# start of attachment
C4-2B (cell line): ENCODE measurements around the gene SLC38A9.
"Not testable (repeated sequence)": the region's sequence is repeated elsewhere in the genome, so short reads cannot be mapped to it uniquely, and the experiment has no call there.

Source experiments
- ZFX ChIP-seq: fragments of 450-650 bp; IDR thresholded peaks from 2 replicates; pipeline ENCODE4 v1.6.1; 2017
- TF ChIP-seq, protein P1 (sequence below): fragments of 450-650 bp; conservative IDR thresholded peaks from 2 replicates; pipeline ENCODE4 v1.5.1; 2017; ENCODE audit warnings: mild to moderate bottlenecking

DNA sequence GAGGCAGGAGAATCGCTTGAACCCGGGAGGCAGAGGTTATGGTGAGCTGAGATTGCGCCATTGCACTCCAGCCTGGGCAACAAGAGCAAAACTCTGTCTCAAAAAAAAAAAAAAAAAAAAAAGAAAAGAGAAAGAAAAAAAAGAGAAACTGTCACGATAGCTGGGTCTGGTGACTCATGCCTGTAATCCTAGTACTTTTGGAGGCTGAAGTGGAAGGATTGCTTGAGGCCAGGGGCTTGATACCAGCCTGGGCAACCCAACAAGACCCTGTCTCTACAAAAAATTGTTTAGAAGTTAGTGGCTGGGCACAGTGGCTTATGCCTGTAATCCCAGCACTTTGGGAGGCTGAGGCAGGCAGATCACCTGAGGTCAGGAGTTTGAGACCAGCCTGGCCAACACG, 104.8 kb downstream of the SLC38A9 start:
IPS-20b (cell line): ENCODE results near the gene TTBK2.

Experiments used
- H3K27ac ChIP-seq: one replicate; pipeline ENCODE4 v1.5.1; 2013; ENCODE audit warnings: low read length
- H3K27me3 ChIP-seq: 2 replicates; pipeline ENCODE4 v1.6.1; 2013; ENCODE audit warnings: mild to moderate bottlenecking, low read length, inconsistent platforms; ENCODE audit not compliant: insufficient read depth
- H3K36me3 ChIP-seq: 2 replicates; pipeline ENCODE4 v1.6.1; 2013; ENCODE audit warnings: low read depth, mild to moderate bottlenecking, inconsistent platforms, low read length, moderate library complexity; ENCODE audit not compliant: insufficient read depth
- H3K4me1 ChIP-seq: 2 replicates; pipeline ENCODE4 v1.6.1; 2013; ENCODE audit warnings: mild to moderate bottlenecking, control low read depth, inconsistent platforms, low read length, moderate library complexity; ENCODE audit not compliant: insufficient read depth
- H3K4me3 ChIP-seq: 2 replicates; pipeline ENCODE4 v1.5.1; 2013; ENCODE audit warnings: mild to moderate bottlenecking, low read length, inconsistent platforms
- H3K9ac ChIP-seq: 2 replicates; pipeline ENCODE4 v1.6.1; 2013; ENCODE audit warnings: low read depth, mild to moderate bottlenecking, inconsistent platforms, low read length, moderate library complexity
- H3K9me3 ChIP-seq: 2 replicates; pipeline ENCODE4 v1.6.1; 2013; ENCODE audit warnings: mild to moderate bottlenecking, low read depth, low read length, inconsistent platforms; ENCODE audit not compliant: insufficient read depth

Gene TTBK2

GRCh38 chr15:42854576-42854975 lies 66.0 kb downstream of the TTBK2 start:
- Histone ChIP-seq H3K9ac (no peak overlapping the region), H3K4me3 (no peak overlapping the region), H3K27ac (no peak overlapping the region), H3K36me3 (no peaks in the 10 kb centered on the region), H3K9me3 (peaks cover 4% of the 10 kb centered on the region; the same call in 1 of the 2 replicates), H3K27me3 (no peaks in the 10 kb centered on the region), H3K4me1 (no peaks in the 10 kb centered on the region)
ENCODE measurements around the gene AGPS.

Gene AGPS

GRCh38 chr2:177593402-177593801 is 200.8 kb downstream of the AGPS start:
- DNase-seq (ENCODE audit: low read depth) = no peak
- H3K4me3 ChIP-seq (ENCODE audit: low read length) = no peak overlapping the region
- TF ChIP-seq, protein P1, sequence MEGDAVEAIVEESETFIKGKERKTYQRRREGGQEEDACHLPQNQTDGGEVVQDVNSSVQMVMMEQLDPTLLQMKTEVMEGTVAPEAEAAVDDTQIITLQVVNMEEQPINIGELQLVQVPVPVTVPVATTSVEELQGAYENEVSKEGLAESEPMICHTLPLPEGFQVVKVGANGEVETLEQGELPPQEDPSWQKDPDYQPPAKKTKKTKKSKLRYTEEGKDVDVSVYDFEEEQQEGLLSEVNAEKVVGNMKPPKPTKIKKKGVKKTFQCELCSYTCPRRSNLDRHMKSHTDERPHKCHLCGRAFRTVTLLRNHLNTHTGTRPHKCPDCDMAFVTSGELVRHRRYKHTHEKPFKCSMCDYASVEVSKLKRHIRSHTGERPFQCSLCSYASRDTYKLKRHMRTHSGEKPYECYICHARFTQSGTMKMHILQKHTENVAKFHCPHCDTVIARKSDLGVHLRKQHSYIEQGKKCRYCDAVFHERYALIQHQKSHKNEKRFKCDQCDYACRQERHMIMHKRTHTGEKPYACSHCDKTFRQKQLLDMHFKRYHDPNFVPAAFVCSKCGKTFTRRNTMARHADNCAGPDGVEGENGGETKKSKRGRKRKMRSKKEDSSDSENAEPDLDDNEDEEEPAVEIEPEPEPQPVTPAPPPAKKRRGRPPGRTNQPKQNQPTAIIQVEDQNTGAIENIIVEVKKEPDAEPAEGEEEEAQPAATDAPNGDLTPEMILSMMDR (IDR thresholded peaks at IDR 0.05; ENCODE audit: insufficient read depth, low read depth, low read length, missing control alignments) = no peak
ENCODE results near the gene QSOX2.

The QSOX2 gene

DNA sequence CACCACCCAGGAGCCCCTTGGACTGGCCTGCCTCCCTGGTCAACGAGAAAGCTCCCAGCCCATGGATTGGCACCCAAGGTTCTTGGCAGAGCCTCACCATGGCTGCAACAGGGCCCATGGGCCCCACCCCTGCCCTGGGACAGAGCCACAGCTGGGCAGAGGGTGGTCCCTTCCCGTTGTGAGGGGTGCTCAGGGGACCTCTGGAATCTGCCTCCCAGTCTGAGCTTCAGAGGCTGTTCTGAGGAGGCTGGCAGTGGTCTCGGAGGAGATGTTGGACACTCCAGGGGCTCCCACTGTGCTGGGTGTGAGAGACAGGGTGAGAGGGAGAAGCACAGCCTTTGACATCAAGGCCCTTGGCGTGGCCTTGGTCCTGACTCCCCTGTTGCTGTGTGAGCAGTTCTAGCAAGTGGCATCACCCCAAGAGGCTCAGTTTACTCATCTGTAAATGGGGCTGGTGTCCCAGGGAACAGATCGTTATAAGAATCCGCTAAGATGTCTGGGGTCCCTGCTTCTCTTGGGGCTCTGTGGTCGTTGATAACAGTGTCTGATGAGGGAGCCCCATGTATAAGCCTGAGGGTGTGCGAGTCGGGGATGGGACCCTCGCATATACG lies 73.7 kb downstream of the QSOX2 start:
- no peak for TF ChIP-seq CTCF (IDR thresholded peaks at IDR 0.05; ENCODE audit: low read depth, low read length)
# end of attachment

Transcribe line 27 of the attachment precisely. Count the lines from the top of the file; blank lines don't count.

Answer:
DNA sequence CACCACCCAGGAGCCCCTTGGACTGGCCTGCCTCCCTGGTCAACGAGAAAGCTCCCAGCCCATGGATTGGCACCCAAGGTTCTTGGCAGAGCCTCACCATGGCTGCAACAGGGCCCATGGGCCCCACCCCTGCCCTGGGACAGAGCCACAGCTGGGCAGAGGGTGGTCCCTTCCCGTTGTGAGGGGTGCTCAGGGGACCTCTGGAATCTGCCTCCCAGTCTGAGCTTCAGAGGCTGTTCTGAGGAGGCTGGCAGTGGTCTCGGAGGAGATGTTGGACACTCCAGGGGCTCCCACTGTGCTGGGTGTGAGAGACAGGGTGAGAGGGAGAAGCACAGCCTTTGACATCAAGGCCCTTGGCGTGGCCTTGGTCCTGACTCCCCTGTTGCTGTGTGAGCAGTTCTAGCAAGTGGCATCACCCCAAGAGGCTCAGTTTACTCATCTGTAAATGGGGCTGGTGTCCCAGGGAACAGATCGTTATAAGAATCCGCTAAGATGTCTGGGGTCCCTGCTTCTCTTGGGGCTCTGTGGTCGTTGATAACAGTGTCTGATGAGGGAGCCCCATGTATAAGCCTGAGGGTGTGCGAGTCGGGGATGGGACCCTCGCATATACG lies 73.7 kb downstream of the QSOX2 start: